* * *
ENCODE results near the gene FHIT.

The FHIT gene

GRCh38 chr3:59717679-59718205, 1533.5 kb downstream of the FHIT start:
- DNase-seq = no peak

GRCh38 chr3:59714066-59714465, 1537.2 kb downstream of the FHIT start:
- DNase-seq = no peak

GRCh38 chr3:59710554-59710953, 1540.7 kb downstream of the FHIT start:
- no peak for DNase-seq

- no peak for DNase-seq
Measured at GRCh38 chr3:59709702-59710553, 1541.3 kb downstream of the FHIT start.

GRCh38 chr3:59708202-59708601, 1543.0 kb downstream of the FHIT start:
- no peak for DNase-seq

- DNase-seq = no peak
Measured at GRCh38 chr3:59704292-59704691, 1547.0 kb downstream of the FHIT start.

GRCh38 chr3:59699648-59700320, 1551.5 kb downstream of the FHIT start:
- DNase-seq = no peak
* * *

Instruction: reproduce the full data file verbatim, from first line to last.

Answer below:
ENCODE results near the gene FHIT.

The FHIT gene

GRCh38 chr3:59717679-59718205, 1533.5 kb downstream of the FHIT start:
- DNase-seq = no peak

GRCh38 chr3:59714066-59714465, 1537.2 kb downstream of the FHIT start:
- DNase-seq = no peak

GRCh38 chr3:59710554-59710953, 1540.7 kb downstream of the FHIT start:
- no peak for DNase-seq

- no peak for DNase-seq
Measured at GRCh38 chr3:59709702-59710553, 1541.3 kb downstream of the FHIT start.

GRCh38 chr3:59708202-59708601, 1543.0 kb downstream of the FHIT start:
- no peak for DNase-seq

- DNase-seq = no peak
Measured at GRCh38 chr3:59704292-59704691, 1547.0 kb downstream of the FHIT start.

GRCh38 chr3:59699648-59700320, 1551.5 kb downstream of the FHIT start:
- DNase-seq = no peak